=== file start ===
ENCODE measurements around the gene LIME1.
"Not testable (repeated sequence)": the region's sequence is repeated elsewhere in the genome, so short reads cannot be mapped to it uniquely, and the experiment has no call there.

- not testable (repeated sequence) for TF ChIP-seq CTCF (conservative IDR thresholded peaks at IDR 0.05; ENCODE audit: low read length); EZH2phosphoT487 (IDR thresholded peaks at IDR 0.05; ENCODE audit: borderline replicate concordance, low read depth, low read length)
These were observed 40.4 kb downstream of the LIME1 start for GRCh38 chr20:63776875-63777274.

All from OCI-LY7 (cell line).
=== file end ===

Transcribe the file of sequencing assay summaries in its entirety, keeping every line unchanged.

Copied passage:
ENCODE measurements around the gene LIME1.
"Not testable (repeated sequence)": the region's sequence is repeated elsewhere in the genome, so short reads cannot be mapped to it uniquely, and the experiment has no call there.

- not testable (repeated sequence) for TF ChIP-seq CTCF (conservative IDR thresholded peaks at IDR 0.05; ENCODE audit: low read length); EZH2phosphoT487 (IDR thresholded peaks at IDR 0.05; ENCODE audit: borderline replicate concordance, low read depth, low read length)
These were observed 40.4 kb downstream of the LIME1 start for GRCh38 chr20:63776875-63777274.

All from OCI-LY7 (cell line).